Johnson & Johnson COVID-19 Vaccine Induces Robust T-Cell Response to Variants: Gunshots
A woman received the Johnson & Johnson COVID-19 at an auto-vaccination event in Meerbusch last Saturday. Lukas Schulze / Getty Images hide the caption
Lukas Schulze / Getty Images
Lukas Schulze / Getty Images
The emergence of new and more contagious variants of the coronavirus has raised a troubling question: will the current crop of the COVID-19 vaccine prevent these variants from causing disease?
A study published Wednesday in the journal Nature suggests that the answer is yes.
The research was relatively easy. The scientists took blood from volunteers who received the Johnson & Johnson COVID-19 vaccine and examined levels of neutralizing antibodies, the type of antibodies that prevent a virus from entering cells.
“We have shown that the neutralizing antibodies are about five-fold reduced to the B.1.351 variant,” says Dan Barouch, director of the Center for Virology and Vaccine Research at the Beth Israel Deaconess Medical Center in Boston. According to the new nomenclature proposed by the World Health Organization, B.1.351 is now called Beta. It first appeared in South Africa.
“This is very similar to what other investigators have shown with other vaccines,” he says. “But we have also shown that there are many other types of immune responses besides neutralizing antibodies, including binding antibodies, FC-functional antibodies and T-cell reactions.”
And it is this final immune response, the T-cell response, that is vital, according to Barouch. Because T cells, especially CD-8 T cells, play a crucial role in the prevention of diseases.
“These are the killer T cells,” says Barouch. “These are the types of T cells that basically find and destroy infected cells and directly help clear infection.”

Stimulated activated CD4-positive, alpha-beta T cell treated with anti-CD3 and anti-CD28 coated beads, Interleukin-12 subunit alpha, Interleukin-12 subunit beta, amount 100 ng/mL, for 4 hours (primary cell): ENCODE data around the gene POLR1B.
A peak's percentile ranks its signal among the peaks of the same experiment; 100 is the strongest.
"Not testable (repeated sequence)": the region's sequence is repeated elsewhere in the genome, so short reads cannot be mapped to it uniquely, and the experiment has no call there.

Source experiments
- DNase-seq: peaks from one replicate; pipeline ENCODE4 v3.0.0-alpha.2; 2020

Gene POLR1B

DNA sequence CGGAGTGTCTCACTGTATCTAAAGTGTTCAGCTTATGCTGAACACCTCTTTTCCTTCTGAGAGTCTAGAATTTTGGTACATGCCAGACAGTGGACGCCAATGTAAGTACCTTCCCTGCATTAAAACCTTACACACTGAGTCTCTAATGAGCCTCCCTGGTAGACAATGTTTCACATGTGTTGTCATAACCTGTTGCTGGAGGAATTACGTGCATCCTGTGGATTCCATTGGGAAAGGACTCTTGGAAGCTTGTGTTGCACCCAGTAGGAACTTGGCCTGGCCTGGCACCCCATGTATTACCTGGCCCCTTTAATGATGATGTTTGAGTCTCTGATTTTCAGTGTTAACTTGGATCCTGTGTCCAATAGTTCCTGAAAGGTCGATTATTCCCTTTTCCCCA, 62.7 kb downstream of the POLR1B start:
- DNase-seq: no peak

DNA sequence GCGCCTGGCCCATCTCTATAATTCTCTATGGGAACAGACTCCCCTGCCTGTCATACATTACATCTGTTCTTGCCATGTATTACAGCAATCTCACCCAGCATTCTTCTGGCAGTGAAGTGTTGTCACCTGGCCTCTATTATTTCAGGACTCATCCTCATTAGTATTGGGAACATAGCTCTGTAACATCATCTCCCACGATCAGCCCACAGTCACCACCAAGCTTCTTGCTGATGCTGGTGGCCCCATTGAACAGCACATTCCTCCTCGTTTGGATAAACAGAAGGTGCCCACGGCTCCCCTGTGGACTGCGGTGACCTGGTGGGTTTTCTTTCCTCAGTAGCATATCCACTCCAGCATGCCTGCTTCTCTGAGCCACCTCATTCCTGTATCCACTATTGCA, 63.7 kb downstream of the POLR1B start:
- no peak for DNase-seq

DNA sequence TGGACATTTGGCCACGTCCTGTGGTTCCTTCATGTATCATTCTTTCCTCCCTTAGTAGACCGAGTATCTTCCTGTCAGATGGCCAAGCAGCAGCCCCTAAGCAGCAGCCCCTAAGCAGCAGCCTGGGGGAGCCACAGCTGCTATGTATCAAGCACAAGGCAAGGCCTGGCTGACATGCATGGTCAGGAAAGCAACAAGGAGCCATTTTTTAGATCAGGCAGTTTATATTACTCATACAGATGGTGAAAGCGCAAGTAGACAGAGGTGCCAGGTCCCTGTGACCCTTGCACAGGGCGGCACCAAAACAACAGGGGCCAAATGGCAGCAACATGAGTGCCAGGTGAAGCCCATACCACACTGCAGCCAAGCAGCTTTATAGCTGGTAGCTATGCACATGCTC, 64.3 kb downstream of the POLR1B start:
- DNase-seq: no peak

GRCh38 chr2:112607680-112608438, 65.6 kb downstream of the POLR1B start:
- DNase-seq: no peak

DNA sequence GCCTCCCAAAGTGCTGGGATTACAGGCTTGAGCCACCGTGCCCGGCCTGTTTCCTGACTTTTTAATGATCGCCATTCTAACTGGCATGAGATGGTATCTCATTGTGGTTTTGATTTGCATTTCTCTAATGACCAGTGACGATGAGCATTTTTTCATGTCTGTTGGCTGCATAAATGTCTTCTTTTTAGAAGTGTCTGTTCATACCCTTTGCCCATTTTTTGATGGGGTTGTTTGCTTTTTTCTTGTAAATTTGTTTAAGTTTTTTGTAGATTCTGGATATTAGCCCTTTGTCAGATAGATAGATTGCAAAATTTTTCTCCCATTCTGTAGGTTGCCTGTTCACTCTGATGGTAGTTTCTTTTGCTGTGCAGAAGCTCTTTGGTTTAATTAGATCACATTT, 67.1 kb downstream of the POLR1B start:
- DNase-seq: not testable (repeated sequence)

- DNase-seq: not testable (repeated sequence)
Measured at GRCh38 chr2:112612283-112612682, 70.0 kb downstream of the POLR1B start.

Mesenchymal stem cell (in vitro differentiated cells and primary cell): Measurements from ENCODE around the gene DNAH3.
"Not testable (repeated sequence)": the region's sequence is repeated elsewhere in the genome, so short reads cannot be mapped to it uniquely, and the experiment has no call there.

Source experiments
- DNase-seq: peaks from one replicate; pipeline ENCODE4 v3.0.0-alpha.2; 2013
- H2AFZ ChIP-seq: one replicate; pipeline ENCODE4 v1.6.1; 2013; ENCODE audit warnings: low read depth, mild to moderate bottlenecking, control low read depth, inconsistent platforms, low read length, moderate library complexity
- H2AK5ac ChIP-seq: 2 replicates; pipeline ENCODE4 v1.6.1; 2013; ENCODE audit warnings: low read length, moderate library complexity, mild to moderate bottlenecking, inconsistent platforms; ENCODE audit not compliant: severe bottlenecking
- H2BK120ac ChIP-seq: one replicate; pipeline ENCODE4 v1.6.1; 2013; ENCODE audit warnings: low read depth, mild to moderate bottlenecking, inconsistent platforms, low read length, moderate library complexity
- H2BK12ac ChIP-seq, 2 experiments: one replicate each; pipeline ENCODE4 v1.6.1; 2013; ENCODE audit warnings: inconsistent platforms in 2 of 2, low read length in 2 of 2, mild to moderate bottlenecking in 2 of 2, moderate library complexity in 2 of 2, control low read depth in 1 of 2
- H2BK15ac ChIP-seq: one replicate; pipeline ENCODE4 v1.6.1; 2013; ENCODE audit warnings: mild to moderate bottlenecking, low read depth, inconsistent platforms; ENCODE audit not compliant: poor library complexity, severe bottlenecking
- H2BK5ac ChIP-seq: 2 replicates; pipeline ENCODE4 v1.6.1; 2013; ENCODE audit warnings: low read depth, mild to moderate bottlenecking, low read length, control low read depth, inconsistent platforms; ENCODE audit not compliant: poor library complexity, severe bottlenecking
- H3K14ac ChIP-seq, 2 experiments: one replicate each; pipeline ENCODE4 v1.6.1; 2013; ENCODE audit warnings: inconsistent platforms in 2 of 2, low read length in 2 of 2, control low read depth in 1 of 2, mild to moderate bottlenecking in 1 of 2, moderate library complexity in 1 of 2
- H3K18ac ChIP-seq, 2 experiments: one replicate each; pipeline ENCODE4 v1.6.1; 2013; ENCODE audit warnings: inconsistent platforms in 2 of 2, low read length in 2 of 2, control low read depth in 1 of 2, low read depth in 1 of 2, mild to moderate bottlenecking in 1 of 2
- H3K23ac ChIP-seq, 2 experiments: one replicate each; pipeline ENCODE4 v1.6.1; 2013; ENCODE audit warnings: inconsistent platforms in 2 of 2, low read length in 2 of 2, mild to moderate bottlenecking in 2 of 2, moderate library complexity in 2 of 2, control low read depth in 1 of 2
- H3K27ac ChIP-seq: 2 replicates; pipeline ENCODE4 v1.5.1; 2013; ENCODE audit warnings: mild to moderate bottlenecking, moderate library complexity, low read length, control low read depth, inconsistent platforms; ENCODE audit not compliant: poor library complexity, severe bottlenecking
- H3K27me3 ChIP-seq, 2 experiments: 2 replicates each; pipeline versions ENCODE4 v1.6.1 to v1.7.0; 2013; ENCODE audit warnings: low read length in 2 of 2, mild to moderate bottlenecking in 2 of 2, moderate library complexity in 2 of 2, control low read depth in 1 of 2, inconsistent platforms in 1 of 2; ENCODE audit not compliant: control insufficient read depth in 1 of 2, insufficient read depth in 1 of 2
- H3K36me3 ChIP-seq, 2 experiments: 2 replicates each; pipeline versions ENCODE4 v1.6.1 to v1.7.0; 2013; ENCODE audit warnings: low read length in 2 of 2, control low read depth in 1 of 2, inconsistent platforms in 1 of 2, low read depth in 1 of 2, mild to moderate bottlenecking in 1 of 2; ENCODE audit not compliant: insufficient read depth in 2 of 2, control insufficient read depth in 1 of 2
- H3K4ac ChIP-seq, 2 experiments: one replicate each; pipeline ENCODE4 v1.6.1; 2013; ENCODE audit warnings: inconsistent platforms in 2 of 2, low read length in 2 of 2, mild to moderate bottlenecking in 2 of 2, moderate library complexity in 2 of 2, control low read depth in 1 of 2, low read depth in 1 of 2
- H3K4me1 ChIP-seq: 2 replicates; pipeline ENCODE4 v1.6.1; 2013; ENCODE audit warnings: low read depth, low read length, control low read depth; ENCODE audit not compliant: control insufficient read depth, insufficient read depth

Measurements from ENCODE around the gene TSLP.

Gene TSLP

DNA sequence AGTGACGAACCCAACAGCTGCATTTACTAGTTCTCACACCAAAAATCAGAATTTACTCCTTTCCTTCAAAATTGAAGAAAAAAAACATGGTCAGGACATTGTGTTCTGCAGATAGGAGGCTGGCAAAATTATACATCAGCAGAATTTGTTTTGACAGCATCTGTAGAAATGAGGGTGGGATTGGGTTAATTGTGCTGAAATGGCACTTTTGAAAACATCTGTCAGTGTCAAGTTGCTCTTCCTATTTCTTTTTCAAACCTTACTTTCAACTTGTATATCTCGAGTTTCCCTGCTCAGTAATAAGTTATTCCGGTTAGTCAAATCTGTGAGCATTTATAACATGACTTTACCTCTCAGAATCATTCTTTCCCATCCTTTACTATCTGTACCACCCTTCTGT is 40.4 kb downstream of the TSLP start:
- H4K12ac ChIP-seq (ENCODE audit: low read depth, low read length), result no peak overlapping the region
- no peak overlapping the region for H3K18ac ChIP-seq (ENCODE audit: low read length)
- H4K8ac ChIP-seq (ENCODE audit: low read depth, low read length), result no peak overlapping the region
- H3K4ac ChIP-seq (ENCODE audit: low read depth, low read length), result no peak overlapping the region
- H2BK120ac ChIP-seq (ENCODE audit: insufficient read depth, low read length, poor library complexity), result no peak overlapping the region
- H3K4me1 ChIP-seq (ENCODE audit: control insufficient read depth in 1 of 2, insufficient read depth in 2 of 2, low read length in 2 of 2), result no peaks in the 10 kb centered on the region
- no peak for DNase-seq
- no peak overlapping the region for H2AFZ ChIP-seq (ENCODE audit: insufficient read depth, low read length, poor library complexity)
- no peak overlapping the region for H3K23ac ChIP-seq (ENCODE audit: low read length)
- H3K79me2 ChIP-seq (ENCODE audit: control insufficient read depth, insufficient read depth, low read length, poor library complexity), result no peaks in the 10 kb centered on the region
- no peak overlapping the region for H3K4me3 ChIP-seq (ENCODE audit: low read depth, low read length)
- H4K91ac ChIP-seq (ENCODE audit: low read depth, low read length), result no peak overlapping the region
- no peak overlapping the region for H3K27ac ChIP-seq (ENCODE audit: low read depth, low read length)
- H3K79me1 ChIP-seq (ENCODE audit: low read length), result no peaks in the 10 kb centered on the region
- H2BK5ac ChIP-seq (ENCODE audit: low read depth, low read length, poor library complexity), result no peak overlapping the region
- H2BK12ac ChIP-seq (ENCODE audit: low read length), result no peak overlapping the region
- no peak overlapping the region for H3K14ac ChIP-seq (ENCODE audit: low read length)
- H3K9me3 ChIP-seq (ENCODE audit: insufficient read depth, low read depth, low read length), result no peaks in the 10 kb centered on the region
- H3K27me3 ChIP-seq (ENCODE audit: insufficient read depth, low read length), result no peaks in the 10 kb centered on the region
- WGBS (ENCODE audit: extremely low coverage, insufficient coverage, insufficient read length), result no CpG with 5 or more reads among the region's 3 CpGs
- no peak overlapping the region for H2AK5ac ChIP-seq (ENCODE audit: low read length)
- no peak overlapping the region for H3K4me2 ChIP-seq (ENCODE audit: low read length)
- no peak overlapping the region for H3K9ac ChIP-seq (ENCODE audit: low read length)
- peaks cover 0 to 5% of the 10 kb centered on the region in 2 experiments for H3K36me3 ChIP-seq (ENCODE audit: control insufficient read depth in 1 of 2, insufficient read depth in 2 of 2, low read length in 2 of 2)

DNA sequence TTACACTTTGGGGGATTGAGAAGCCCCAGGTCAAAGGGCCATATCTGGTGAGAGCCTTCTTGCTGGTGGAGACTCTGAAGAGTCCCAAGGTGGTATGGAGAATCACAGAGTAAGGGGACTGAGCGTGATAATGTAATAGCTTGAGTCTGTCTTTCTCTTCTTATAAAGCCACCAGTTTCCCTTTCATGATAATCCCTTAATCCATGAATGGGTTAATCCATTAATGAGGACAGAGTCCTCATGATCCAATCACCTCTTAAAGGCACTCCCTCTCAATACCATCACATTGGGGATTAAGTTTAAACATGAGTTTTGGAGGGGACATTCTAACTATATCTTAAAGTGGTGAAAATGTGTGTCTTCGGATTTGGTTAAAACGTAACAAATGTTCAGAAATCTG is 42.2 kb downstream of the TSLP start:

They don’t prevent infection; They help prevent infection from spreading.
“The T cell responses are actually not – at all – reduced to the variants,” says Barouch. Not just the beta version, but also the alpha and gamma versions.
This could help explain why the Johnson & Johnson vaccine prevented serious illness when tested on volunteers in South Africa, where worrisome variants are circulating.
“The data are very solid,” says Alessandro Sette, an immunologist at the La Jolla Institute for Immunology. “Dan Barouch’s data show very nicely that there is no significant decrease in the [CD8 T-cell] Responsiveness. “
Sette’s lab has seen similar results with the Pfizer-BioNTech and Moderna COVID-19 vaccines. Marcela Maus from Massachusetts General Hospital is one of them. Although it will take human studies to be sure that the vaccines against variants will work. “Anything that elicits a T-cell immune response to SARS-CoV-2 is, in my opinion, potentially protective,” says Maus.
What is not yet clear is how long the T cell response will last, but several labs are working to answer this question.